To observe this entry and, by extension, get to know the user’s state, Juno provides an observable function called authSubscribe(). You can use it as many times as required, but I find it convenient to subscribe to it at the top of an app. This way, we can create a Context to propagate the user.

import { createContext, useEffect, useState } from "react"; import { authSubscribe } from "@junobuild/core"; export const AuthContext = createContext(); export const Auth = ({ children }) => { const [user, setUser] = useState(undefined); useEffect(() => { const sub = authSubscribe((user) => setUser(user)); return () => unsubscribe(); }, []); return ( <AuthContext.Provider value={{ user }}> {user !== undefined && user !== null ? <div>{children}</div> : <p>Not signed in.</p>} </AuthContext.Provider> ); };

Juno’s library is framework-agnostic and currently does not include any framework-specific code. However, we welcome contributions from the community. If you are interested in providing React plugins, contexts, hooks or else, feel free to contribute to the project! 💪

Storing Documents

Storing data on the blockchain with Juno is done through a feature called “Datastore”. A datastore consists of a list of collections that contain your documents, each identified by a textual key that you define.

In this tutorial, our goal is to store notes. To achieve this, you will need to follow the instructions in the documentation to create a collection, which can be named accordingly (“notes”).

Once your app is set up and your collection is created, we can persist data on the blockchain using the setDoc function provided by the library.

import { setDoc } from "@junobuild/core"; // TypeScript example from the documentation await setDoc<Example>({ collection: "my_collection_key", doc: { key: "my_document_key", data: myExample } });

Since the documents in the collection are identified by a unique key, we create keys using nanoid — a tiny string ID generator for JavaScript.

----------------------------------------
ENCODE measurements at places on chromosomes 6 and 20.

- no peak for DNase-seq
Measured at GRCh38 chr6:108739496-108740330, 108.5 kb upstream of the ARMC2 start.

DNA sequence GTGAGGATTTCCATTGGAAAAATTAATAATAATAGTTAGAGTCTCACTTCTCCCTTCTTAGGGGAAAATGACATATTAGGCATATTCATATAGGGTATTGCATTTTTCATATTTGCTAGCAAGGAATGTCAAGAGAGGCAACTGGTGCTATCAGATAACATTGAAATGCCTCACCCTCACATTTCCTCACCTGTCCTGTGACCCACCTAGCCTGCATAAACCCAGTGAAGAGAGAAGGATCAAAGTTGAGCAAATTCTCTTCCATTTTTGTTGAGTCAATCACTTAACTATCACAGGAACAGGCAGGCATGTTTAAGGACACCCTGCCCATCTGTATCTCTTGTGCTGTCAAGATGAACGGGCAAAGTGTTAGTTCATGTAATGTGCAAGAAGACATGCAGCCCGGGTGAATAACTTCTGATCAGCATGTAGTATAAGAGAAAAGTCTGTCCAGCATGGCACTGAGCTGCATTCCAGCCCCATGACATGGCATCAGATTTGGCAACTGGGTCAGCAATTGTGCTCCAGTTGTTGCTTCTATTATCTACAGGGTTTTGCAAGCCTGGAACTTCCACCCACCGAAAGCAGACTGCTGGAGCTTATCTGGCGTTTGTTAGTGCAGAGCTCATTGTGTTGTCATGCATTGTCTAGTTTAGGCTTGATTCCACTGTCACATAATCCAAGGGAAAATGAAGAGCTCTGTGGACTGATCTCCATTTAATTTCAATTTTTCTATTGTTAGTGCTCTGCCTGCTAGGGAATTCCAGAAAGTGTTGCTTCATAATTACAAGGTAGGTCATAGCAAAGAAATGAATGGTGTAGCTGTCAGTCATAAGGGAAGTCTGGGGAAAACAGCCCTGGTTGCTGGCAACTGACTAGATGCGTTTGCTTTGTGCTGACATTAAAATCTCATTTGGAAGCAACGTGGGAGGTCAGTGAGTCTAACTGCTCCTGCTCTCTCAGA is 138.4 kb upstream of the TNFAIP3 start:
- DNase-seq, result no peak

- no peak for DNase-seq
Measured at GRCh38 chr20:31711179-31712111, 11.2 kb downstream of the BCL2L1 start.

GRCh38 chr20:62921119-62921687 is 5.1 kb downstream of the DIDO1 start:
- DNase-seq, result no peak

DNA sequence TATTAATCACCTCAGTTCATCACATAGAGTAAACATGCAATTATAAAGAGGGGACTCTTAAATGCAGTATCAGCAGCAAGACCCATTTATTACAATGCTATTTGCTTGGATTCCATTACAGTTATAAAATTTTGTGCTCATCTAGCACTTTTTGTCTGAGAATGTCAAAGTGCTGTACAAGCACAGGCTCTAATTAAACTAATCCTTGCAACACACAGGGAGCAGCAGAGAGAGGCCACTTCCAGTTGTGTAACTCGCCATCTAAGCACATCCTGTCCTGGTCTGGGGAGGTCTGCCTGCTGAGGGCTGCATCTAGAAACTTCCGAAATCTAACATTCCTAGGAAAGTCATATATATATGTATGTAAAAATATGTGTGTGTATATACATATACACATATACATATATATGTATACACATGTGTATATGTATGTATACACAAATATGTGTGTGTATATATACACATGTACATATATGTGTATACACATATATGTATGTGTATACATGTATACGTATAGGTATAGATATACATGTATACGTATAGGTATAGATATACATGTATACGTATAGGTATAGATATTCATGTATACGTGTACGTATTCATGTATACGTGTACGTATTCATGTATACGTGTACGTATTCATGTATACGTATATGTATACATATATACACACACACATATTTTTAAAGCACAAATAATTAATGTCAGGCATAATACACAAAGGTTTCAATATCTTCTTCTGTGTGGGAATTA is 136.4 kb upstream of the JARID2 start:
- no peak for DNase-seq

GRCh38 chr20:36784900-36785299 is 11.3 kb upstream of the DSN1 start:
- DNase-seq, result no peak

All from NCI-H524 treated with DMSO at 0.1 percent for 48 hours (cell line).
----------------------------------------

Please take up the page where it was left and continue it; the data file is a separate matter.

import { useState } from "react"; import { setDoc } from "@junobuild/core"; import { nanoid } from "nanoid"; export const Example = () => { const [inputText, setInputText] = useState(""); const add = async () => { await setDoc({ collection: "data", doc: { key: nanoid(), data: { text: inputText } } }); }; return ( <> <textarea onChange={(e) => setInputText(} value={inputText}></textarea> <button type="button" onClick={add}> Add </button> </> ); };

Listing Documents

To fetch the list of documents saved on the blockchain, we can use the listDocs function provided by the library. This function can accept various parameters to filter, order, or paginate the data.

In this tutorial, we’ll keep the example minimal. We simply list all data of the users while observing the Context we declared previously. If a user is set, we fetch the data; if none, we reset the entries. This is possible because every time the user signs in or out, the state will automatically be reflected.

import { useContext, useEffect, useState } from "react"; import { AuthContext } from "./Auth"; import { listDocs } from "@junobuild/core"; export const ListExample = () => { const { user } = useContext(AuthContext); const [items, setItems] = useState([]); const list = async () => { const { items } = await listDocs({ collection: "notes", filter: {} }); setItems(items); }; useEffect(() => { if ([undefined, null].includes(user)) { setItems([]); return; } (async () => await list())(); }, [user]); return ( <> {{ key, data: { text } }) => ( <p key={key}>{text}</p> ))} </> ); };